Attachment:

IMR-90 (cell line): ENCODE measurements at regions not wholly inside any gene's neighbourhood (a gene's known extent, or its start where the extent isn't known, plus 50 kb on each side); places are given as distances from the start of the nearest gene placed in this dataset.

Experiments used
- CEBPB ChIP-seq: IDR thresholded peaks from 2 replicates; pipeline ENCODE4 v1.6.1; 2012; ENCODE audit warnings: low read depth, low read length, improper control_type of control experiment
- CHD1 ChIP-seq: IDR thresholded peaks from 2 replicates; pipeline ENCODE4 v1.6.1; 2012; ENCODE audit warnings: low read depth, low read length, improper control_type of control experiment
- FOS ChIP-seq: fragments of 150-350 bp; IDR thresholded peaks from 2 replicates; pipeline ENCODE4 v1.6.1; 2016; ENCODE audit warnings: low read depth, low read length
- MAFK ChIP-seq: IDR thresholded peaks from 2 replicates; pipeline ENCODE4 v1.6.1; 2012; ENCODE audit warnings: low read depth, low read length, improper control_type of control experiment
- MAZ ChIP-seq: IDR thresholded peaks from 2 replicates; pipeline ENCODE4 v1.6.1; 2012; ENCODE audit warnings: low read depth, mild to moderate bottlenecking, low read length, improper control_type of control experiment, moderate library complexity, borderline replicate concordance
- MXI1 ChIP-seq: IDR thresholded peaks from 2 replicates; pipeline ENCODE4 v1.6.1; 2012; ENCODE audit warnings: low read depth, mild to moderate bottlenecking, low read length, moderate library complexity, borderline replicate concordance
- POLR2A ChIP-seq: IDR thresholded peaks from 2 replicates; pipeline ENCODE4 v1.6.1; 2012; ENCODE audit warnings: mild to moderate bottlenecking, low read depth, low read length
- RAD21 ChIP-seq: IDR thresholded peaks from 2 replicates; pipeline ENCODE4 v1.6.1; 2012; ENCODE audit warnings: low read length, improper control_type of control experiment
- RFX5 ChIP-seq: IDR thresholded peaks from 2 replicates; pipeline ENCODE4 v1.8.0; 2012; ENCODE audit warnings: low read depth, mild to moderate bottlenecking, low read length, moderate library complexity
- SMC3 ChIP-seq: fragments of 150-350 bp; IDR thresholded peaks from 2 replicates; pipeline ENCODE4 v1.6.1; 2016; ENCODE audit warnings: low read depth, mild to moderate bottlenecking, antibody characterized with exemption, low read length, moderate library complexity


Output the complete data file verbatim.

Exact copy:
IMR-90 (cell line): ENCODE measurements at regions not wholly inside any gene's neighbourhood (a gene's known extent, or its start where the extent isn't known, plus 50 kb on each side); places are given as distances from the start of the nearest gene placed in this dataset.

Experiments used
- CEBPB ChIP-seq: IDR thresholded peaks from 2 replicates; pipeline ENCODE4 v1.6.1; 2012; ENCODE audit warnings: low read depth, low read length, improper control_type of control experiment
- CHD1 ChIP-seq: IDR thresholded peaks from 2 replicates; pipeline ENCODE4 v1.6.1; 2012; ENCODE audit warnings: low read depth, low read length, improper control_type of control experiment
- FOS ChIP-seq: fragments of 150-350 bp; IDR thresholded peaks from 2 replicates; pipeline ENCODE4 v1.6.1; 2016; ENCODE audit warnings: low read depth, low read length
- MAFK ChIP-seq: IDR thresholded peaks from 2 replicates; pipeline ENCODE4 v1.6.1; 2012; ENCODE audit warnings: low read depth, low read length, improper control_type of control experiment
- MAZ ChIP-seq: IDR thresholded peaks from 2 replicates; pipeline ENCODE4 v1.6.1; 2012; ENCODE audit warnings: low read depth, mild to moderate bottlenecking, low read length, improper control_type of control experiment, moderate library complexity, borderline replicate concordance
- MXI1 ChIP-seq: IDR thresholded peaks from 2 replicates; pipeline ENCODE4 v1.6.1; 2012; ENCODE audit warnings: low read depth, mild to moderate bottlenecking, low read length, moderate library complexity, borderline replicate concordance
- POLR2A ChIP-seq: IDR thresholded peaks from 2 replicates; pipeline ENCODE4 v1.6.1; 2012; ENCODE audit warnings: mild to moderate bottlenecking, low read depth, low read length
- RAD21 ChIP-seq: IDR thresholded peaks from 2 replicates; pipeline ENCODE4 v1.6.1; 2012; ENCODE audit warnings: low read length, improper control_type of control experiment
- RFX5 ChIP-seq: IDR thresholded peaks from 2 replicates; pipeline ENCODE4 v1.8.0; 2012; ENCODE audit warnings: low read depth, mild to moderate bottlenecking, low read length, moderate library complexity
- SMC3 ChIP-seq: fragments of 150-350 bp; IDR thresholded peaks from 2 replicates; pipeline ENCODE4 v1.6.1; 2016; ENCODE audit warnings: low read depth, mild to moderate bottlenecking, antibody characterized with exemption, low read length, moderate library complexity